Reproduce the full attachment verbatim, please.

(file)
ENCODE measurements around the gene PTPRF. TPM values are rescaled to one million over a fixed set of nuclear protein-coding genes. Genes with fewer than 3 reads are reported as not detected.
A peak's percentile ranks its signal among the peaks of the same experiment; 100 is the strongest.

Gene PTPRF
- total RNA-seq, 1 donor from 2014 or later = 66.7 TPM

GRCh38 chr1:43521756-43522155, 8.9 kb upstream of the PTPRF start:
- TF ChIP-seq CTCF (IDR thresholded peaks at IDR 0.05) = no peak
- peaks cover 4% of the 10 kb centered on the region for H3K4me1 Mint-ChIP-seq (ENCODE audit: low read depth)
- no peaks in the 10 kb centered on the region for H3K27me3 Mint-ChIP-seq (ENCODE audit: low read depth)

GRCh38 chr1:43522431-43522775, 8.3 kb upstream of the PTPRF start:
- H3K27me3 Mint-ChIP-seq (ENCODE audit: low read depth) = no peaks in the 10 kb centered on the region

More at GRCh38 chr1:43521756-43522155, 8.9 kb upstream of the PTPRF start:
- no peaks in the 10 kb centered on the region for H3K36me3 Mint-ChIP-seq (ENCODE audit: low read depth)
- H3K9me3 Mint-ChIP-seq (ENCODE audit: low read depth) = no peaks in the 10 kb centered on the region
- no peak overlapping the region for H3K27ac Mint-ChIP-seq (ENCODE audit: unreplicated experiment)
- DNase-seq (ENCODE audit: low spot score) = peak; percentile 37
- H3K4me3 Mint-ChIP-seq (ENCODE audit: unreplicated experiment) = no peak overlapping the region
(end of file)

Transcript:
ENCODE measurements around the gene PTPRF. TPM values are rescaled to one million over a fixed set of nuclear protein-coding genes. Genes with fewer than 3 reads are reported as not detected.
A peak's percentile ranks its signal among the peaks of the same experiment; 100 is the strongest.

Gene PTPRF
- total RNA-seq, 1 donor from 2014 or later = 66.7 TPM

GRCh38 chr1:43521756-43522155, 8.9 kb upstream of the PTPRF start:
- TF ChIP-seq CTCF (IDR thresholded peaks at IDR 0.05) = no peak
- peaks cover 4% of the 10 kb centered on the region for H3K4me1 Mint-ChIP-seq (ENCODE audit: low read depth)
- no peaks in the 10 kb centered on the region for H3K27me3 Mint-ChIP-seq (ENCODE audit: low read depth)

GRCh38 chr1:43522431-43522775, 8.3 kb upstream of the PTPRF start:
- H3K27me3 Mint-ChIP-seq (ENCODE audit: low read depth) = no peaks in the 10 kb centered on the region

More at GRCh38 chr1:43521756-43522155, 8.9 kb upstream of the PTPRF start:
- no peaks in the 10 kb centered on the region for H3K36me3 Mint-ChIP-seq (ENCODE audit: low read depth)
- H3K9me3 Mint-ChIP-seq (ENCODE audit: low read depth) = no peaks in the 10 kb centered on the region
- no peak overlapping the region for H3K27ac Mint-ChIP-seq (ENCODE audit: unreplicated experiment)
- DNase-seq (ENCODE audit: low spot score) = peak; percentile 37
- H3K4me3 Mint-ChIP-seq (ENCODE audit: unreplicated experiment) = no peak overlapping the region